Friend of Francis Bacon snubs the Tate to give art works to Paris instead

An extensive collection of Francis Bacon’s art will be given to France instead of to the Tate following a row between the gallery and one of the artist’s closest friends.

Barry Joule, who was Bacon’s confidant, said he is so frustrated by the Tate’s failure to exhibit an earlier donation of the artist’s work that he has cancelled plans to donate hundreds more items to the gallery.

The further donation was to have included up to 150 drawings, 10 paintings, hundreds of photographs and more than 12 hours of taped material in which the artist chatted with Joule about subjects from art to sex.

Instead, he would now like the work to go the French National Archives in the Centre Pompidou Paris, and has started negotiations.

Joule told the Observer: “The Tate and Britain will be missing out on part of the nation’s art history of one of their most important painters. I turn my back on the Tate for ever.”

In 2004, he gave the Tate about 1,200 sketches, photographs and documents from Bacon’s studio in what was then described as one of the most generous gifts to the gallery, worth an estimated £20m. Its announcement stated then: “Tate will undertake to study, photograph and catalogue the collection over the next three years, before displaying these items and making them available for loan.

Joule claims he has been driven to pursue legal action against the Tate over what he describes as its failure to do justice to that collection with a proper exhibition, as initially agreed, although the Tate’s director, Maria Balshaw, wrote to him last year, reiterating the gallery’s gratitude.

He has now told the Tate they won’t receive a further gift. “The gallery’s reaction? Nothing,” he said.

Joule had lived near Bacon’s London studio, and in 1978 they struck up a friendship that continued until the artist’s death in 1992, exactly 30 years ago this month.

He spent numerous holidays with Bacon and recorded a series of their conversations: “He [Bacon] signed a statement saying I could use it 12 years after his death. Many of those conversations feature him philosophising, often with his unmistakable no-nonsense comments,” he said.

He singled out a 1991 recording that gives insights into Bacon’s dismissal of his own success. At one point, he shouts the words “I am not rich!” – even though he was by then the most famous and richest painter alive.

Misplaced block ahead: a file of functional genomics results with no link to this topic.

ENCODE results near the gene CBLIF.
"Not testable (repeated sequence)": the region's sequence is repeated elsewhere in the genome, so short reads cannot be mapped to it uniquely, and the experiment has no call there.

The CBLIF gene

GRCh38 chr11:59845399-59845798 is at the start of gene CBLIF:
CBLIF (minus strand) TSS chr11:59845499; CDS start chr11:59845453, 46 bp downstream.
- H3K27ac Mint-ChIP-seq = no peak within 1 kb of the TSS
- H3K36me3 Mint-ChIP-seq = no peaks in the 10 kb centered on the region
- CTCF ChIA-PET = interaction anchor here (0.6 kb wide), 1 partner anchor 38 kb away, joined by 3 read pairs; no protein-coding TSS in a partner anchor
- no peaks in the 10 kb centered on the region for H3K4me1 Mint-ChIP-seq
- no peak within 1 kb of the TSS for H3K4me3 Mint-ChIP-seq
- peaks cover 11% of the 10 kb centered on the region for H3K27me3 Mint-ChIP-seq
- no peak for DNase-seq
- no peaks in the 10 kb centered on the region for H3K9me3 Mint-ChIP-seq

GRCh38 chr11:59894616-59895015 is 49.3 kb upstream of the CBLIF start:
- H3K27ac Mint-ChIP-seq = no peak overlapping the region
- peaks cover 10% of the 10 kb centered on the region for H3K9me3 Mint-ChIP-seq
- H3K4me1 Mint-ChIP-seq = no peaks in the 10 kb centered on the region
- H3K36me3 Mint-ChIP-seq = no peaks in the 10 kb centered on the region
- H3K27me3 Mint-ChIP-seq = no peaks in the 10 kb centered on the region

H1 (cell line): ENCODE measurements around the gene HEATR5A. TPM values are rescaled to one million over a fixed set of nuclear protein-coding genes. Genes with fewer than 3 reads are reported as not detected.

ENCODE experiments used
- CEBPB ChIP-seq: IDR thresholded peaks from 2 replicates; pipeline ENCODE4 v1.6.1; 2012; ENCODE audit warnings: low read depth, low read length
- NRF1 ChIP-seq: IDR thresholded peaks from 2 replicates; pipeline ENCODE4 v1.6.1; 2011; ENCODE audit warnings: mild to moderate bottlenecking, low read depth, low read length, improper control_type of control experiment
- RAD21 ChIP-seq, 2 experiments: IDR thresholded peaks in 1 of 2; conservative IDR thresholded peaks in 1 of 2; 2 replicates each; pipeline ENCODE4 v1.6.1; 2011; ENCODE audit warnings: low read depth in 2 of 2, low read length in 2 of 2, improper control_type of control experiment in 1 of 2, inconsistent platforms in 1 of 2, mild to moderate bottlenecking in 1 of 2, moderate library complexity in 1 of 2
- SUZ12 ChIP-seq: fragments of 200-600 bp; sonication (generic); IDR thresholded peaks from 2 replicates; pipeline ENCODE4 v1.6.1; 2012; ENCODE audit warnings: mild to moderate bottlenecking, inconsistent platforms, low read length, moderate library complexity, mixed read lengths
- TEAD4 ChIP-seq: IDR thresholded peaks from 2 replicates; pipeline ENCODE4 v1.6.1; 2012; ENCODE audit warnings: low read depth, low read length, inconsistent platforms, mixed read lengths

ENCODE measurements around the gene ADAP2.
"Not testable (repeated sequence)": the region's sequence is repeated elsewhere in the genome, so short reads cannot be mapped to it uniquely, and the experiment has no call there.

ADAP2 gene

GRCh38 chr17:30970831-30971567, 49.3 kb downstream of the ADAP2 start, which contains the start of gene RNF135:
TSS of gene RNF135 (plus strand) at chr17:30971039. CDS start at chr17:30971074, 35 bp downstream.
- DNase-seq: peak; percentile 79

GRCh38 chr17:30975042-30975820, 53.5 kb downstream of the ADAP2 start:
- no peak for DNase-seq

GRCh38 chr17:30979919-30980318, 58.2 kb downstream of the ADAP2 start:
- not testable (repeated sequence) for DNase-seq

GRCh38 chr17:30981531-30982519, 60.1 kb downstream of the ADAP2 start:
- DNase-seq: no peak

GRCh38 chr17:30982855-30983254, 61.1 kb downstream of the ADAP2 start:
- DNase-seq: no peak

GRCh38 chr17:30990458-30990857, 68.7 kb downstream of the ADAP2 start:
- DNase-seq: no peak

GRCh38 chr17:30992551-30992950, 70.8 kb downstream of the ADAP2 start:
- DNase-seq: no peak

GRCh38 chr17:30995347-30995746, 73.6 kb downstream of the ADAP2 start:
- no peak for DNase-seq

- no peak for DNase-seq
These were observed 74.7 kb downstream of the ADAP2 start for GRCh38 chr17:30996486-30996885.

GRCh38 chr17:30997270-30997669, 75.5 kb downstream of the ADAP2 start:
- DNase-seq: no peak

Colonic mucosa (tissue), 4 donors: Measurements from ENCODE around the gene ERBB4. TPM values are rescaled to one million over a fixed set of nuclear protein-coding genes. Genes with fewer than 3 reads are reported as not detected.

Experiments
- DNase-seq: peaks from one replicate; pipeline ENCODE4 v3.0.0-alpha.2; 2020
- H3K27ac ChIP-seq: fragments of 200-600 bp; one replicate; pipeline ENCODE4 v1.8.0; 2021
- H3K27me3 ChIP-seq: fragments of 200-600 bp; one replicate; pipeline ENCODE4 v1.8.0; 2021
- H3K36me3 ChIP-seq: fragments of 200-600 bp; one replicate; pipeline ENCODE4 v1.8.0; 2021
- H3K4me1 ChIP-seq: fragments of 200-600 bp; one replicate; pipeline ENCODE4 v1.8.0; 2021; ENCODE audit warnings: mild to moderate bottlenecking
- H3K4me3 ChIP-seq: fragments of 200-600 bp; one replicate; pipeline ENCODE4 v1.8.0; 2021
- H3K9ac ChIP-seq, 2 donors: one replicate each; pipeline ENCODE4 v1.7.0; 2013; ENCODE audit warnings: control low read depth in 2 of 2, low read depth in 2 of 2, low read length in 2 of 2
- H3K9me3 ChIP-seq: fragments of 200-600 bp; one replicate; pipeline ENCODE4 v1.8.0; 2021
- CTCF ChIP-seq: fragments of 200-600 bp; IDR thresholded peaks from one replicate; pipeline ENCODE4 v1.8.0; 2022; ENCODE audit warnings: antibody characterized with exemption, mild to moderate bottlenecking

Joule said: “He was a self-deprecating artist who, strangely enough, never ever thought of himself as rich. Of course, he was rich, but he lived very simply. The only time he really splashed out was in expensive restaurants.”

In those recordings, Bacon talked about other artists, including Jasper Johns, dismissing his 1959 abstract painting, False Start – which had sold in 1988 for $17m (£12m) – as “such a ridiculous thing”: “It is nothing. It is just a … number of diagonal scratches going in different directions in red and blue,” Bacon said.

Joule, who now lives in France, noted Bacon’s love of Paris, although “he said he couldn’t work there because there were too many distractions”.

He previously donated about 100 Bacon drawings based on Picasso to the Musée Picasso in Paris, which exhibited them in a large Bacon-Picasso exhibition in 2005. Shortly afterwards, the French government awarded him the Chevalier des Ordres des Arts et des Lettres: “It’s the equivalent of a knighthood. I gave them one-tenth of what I gave to the Tate and they knighted me … I never got a cup of coffee out of the Tate.”

Joule’s donation to France will now include a dramatic painted head that musician David Bowie particularly liked: “Bowie had an art publishing company and personally chose what art catalogues they would publish. He immediately agreed to do the catalogue for the 2001 exhibition of my Bacon archive at the London Barbican. Bowie chose this image for the front cover. Of course the Barbican and I agreed,” he said.

He added: “Many of these Bacon images in my collection have an engaging story to tell. That art history and my intimate knowledge of Bacon will be lost to the UK.”

A Tate spokeswoman declined to comment on the gallery’s handling of the 2004 gift. Asked about Joule’s cancellation of a further gift, she said: “We can confirm we have received the letter and will be responding to it.”

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